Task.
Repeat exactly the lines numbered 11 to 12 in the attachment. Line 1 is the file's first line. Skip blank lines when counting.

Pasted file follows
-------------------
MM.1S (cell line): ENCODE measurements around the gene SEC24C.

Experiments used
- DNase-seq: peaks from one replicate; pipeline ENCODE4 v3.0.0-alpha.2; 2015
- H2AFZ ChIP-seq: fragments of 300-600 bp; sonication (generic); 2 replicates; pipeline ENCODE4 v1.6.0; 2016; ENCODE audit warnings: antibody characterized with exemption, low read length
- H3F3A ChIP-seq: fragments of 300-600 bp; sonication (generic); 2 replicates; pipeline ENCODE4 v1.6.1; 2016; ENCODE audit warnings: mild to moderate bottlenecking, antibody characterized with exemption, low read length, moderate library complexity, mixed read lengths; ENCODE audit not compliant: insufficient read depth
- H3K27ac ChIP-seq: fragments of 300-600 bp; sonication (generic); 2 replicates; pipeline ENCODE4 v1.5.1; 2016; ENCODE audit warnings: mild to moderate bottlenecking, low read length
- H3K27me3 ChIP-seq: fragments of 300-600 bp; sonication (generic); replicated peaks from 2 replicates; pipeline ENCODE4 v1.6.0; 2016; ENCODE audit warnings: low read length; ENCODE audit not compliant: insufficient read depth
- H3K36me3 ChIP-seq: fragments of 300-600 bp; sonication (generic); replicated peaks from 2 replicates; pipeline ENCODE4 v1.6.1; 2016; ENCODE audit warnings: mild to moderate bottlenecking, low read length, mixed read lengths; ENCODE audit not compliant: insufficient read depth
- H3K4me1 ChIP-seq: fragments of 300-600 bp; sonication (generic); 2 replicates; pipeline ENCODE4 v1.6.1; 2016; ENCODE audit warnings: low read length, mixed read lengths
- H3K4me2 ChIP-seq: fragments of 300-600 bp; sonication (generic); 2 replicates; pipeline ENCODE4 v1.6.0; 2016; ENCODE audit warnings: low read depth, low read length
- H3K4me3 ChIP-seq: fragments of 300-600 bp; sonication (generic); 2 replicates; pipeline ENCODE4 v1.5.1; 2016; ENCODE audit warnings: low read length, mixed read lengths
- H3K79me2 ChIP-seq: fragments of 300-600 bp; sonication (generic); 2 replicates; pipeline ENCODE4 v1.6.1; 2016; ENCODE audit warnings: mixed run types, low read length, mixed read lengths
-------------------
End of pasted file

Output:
- H3K4me3 ChIP-seq: fragments of 300-600 bp; sonication (generic); 2 replicates; pipeline ENCODE4 v1.5.1; 2016; ENCODE audit warnings: low read length, mixed read lengths
- H3K79me2 ChIP-seq: fragments of 300-600 bp; sonication (generic); 2 replicates; pipeline ENCODE4 v1.6.1; 2016; ENCODE audit warnings: mixed run types, low read length, mixed read lengths